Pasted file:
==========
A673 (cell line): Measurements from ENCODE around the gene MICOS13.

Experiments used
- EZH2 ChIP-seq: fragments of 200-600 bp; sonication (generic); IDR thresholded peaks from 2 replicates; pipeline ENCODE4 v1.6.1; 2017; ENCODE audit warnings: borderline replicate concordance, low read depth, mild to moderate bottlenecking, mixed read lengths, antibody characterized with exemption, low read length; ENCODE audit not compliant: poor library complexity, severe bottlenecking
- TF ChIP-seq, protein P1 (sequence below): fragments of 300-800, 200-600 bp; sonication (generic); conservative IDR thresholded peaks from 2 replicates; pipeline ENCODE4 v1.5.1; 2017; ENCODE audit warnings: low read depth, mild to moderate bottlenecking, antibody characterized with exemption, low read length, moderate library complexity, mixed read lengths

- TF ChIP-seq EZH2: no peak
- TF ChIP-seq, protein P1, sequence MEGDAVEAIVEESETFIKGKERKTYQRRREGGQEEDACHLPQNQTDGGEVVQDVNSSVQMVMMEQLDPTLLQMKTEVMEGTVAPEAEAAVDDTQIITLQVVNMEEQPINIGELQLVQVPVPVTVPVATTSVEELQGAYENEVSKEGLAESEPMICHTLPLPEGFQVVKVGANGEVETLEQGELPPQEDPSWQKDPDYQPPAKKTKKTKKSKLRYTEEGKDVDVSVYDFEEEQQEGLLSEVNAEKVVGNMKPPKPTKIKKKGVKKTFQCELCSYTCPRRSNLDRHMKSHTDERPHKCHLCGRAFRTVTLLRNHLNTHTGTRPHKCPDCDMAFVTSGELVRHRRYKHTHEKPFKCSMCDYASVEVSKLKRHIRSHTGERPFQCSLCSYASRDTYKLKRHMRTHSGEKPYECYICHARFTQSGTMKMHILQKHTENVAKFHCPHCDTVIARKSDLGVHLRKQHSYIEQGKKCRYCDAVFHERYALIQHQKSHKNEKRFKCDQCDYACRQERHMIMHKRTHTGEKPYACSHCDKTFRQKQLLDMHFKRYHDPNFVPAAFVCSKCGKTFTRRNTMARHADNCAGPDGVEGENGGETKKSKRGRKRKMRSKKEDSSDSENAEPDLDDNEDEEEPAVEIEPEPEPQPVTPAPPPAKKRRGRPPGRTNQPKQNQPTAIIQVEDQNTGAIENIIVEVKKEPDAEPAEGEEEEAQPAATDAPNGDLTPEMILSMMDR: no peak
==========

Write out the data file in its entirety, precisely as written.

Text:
A673 (cell line): Measurements from ENCODE around the gene MICOS13.

Experiments used
- EZH2 ChIP-seq: fragments of 200-600 bp; sonication (generic); IDR thresholded peaks from 2 replicates; pipeline ENCODE4 v1.6.1; 2017; ENCODE audit warnings: borderline replicate concordance, low read depth, mild to moderate bottlenecking, mixed read lengths, antibody characterized with exemption, low read length; ENCODE audit not compliant: poor library complexity, severe bottlenecking
- TF ChIP-seq, protein P1 (sequence below): fragments of 300-800, 200-600 bp; sonication (generic); conservative IDR thresholded peaks from 2 replicates; pipeline ENCODE4 v1.5.1; 2017; ENCODE audit warnings: low read depth, mild to moderate bottlenecking, antibody characterized with exemption, low read length, moderate library complexity, mixed read lengths

- TF ChIP-seq EZH2: no peak
- TF ChIP-seq, protein P1, sequence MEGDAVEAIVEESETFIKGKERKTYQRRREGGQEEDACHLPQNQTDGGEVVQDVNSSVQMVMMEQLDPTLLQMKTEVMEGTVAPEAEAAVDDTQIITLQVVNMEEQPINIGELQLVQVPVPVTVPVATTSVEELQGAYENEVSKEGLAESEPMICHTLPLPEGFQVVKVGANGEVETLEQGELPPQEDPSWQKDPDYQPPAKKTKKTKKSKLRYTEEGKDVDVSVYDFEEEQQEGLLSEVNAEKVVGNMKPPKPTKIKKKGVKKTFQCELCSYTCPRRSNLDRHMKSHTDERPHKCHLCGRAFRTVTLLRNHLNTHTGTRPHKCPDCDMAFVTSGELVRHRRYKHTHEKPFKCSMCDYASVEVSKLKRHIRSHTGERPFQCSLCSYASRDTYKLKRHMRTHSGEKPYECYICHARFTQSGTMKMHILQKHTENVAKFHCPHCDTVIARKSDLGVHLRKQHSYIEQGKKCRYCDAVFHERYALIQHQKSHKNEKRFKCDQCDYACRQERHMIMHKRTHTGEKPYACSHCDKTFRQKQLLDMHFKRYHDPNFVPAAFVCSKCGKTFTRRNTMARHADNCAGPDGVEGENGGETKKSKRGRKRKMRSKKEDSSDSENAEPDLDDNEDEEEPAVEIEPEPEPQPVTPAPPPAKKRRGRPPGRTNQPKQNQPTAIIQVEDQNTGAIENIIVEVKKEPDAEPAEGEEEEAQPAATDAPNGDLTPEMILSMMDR: no peak